An Industrial Hygiene Perspective on Hazard Communication

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					An Industrial Hygiene
Perspective on Hazard
 Christopher L. Holzner, MSPH, CIH, CSP

               Society of Chemical Hazard Communication Meeting
                              September 19, 2007
Rohm and Haas Company

•   A global pioneer in the creation and development
    of innovative technologies and solutions for the
    specialty materials industry
•   Innovative technologies and solutions help to
    improve life everyday, around the world
•   Extensive technical knowledge and industry
•   Inventive, responsive, customer-focused
•   Nearly a century of innovation and service
Rohm and Haas Today
We Serve a Broad Set of End Markets

         Building & Construction 29%                                      Water 7%

                                            Packaging & Paper 15%

      Electronic & Electronic Devices 17%                           Food & Food Related 2%

                                              Transportation 9%

               Household Goods &                                     Industrial & Other 14%
                Personal Care 7%
Rohm and Haas Today
We are a Global Company
                                                                     2006: Sales $8.23 B

                                                $2,030 MM | 25%
              $4,199 MM | 51%
                                                 EMERGING   | $184
                 SALT |   $829

                                                                            $1,659 MM | 20%
                                                                            EMERGING   | $1,202

                          $342 MM | 4%
                           EMERGING   | $342

                                                                        ASIA PACIFIC REGION
  Definition of Industrial Hygiene

  Industrial Hygiene: Science and art devoted to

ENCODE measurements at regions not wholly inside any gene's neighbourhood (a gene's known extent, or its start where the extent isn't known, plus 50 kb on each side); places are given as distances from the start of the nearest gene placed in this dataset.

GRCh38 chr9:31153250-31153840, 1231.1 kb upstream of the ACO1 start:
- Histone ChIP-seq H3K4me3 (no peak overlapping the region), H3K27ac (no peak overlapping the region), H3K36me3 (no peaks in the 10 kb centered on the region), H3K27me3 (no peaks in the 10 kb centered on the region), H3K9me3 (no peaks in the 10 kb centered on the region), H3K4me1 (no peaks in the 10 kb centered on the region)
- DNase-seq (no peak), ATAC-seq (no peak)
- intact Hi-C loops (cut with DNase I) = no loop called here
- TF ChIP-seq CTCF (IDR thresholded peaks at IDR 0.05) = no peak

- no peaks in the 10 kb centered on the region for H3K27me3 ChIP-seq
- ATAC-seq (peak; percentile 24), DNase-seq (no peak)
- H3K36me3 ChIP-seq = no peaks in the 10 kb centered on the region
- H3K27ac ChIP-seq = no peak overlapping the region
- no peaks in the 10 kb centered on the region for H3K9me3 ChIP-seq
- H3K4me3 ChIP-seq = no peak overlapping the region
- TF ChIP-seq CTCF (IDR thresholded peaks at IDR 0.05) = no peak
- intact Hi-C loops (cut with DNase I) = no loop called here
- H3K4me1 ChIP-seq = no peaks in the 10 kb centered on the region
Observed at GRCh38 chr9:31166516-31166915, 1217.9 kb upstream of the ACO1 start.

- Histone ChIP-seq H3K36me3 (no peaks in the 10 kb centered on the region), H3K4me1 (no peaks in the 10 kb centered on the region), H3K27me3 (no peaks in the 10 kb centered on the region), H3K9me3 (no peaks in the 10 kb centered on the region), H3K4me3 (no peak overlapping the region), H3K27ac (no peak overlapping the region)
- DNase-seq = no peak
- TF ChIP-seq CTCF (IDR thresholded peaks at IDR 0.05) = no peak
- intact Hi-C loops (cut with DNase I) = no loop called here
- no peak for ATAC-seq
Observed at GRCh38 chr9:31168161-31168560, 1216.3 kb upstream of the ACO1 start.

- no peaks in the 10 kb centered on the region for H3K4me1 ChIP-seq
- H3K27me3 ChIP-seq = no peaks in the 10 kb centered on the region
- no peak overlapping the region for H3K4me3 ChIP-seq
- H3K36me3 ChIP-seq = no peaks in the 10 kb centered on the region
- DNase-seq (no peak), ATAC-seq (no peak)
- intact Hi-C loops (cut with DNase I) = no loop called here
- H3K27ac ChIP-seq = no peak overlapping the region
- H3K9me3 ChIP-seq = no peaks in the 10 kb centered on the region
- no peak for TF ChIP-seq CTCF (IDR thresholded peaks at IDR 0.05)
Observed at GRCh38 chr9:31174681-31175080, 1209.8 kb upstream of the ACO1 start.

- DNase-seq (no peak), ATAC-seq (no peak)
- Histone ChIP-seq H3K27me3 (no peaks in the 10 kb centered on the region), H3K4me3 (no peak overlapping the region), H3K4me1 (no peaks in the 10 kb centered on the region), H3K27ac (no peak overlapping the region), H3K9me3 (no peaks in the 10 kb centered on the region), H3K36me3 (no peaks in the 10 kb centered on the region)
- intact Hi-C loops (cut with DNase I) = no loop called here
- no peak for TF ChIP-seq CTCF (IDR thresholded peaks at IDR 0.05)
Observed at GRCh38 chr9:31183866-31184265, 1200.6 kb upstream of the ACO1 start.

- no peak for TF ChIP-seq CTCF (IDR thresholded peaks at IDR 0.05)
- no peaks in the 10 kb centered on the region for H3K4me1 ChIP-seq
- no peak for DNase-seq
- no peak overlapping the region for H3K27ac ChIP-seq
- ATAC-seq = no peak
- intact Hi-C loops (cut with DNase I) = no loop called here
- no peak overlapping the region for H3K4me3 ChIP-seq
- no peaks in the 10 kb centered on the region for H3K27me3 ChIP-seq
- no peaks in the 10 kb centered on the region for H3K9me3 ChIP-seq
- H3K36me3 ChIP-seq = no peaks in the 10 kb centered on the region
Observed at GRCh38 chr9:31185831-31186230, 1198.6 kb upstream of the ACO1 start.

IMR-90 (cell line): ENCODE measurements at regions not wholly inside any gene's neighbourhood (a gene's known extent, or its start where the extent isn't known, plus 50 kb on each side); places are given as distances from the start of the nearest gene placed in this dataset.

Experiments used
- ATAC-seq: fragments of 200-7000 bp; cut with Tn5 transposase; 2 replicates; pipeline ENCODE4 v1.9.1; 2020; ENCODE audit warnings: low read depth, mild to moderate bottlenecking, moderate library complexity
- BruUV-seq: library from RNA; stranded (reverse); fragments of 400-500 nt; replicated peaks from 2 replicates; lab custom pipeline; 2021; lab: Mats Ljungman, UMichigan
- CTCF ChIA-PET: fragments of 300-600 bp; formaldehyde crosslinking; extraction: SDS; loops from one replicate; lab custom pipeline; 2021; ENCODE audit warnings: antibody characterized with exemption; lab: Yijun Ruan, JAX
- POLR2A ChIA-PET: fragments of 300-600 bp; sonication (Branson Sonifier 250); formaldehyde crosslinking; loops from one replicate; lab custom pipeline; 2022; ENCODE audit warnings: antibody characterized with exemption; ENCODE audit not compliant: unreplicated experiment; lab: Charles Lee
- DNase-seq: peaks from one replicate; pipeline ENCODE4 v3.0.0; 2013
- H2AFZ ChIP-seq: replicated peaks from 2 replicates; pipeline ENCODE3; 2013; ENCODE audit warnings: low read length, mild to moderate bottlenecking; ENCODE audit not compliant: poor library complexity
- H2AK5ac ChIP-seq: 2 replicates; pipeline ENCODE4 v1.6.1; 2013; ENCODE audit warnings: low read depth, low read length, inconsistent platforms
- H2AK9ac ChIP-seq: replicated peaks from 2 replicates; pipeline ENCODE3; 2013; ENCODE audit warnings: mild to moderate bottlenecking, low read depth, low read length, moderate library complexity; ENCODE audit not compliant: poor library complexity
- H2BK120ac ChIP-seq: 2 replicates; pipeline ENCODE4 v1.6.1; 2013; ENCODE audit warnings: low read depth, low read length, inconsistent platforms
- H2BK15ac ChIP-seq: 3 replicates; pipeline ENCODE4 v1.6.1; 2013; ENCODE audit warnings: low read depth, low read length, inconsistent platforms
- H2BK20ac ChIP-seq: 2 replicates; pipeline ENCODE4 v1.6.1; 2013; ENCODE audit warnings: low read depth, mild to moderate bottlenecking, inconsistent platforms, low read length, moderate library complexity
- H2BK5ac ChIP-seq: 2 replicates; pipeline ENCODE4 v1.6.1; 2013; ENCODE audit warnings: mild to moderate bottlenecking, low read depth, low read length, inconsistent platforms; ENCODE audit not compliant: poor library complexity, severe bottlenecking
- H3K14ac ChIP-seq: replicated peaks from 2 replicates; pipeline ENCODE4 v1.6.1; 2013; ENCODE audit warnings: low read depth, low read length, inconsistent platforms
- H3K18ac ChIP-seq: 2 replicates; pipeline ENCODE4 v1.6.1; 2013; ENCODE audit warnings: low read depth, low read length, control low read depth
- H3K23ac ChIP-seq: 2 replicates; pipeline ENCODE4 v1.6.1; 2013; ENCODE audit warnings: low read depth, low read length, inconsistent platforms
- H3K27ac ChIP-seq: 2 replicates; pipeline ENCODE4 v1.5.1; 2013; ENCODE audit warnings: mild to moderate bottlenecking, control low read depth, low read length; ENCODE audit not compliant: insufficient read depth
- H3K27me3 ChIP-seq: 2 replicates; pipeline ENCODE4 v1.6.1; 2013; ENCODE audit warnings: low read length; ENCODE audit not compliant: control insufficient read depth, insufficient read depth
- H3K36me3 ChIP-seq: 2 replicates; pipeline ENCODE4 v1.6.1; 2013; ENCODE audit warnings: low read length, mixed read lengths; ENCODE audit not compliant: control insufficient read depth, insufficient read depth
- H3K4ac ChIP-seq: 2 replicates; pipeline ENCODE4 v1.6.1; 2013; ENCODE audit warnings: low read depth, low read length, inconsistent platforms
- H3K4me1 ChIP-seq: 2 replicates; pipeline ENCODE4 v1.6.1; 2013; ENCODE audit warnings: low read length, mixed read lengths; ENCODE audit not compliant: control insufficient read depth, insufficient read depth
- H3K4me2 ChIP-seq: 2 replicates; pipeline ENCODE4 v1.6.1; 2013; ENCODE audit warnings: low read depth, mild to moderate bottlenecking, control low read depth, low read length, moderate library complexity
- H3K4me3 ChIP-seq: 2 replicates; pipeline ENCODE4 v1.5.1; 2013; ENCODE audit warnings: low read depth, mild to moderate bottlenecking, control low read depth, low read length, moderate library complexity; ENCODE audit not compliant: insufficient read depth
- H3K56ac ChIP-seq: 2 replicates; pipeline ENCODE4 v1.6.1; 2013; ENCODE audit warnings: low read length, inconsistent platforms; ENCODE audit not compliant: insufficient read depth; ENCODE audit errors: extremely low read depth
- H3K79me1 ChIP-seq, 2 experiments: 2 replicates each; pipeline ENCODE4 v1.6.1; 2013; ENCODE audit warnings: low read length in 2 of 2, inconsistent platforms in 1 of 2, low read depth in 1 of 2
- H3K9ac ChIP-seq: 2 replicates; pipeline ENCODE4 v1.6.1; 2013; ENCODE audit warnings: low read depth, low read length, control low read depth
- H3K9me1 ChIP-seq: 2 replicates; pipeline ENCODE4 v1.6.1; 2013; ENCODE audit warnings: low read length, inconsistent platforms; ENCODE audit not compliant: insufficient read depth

the anticipation, recognition, evaluation,
  prevention, and control of those environmental
  factors or stresses arising in or from the workplace
  which may cause sickness, impaired health and
  well being, or significant discomfort among
  workers or among citizens of the community.*

* American Industrial Hygiene Association
OSHA Form 20
Google search:
  >12,200,000 hits for MSDS
  >3,180,000 hits for Material Safety Data Sheet
Respiratory Protection
• “Avoid breathing dust”

 Respiratory protection:
 • A respiratory protection program meeting OSHA 1910.134 and
   ANSI Z88.2 requirements or equivalent must be followed
   whenever workplace conditions warrant a respirator's use.
 •   None required if airborne concentrations are maintained below the
     exposure limit listed in Exposure Limit Information.
 •   When dusty conditions are encountered, wear a properly-fitted
     NIOSH-approved (or equivalent) half-mask, air-purifying
     respirator. Air-purifying respirators should be equipped with
     NIOSH-approved (or equivalent) N95 filters. If oil mist is present,
     use R95 or P95 filters.
Personal Protective Equipment
• “Use impervious gloves.”

 Hand Protection
 • NOTE: Material is a potential skin sensitizer.
 • The gloves listed below may provide protection against permeation.
   Gloves of other chemically resistant materials may not provide
   adequate protection:
     – Butyl rubber or Nitrile
 •   Gloves should be removed and replaced immediately if there is any
     indication of degradation or chemical breakthrough. Rinse and
     remove gloves immediately after use. Wash hands with soap and
Spill Clean-up
• “Clean up spills immediately.”

 Methods for cleaning up:
 • Adsorb the spill with spill pillows or inert solids such as clay or
   vermiculite, and transfer contaminated materials to suitable
   containers for disposal.
 • Deactivate spill area with freshly prepared solution of 5% sodium
   bicarbonate and 5% sodium hypochlorite in water. Apply solution
   to the spill area at a ratio of 10 volumes deactivation solution per
   estimated volume of spill to deactivate any residual active
   ingredient. Let stand for 30 minutes.
 • DO NOT add deactivation solution to the waste pail to deactivate
   the adsorbed material.
• “Use local ventilation.”

 Engineering measures:
 • Use explosion-proof local exhaust ventilation with a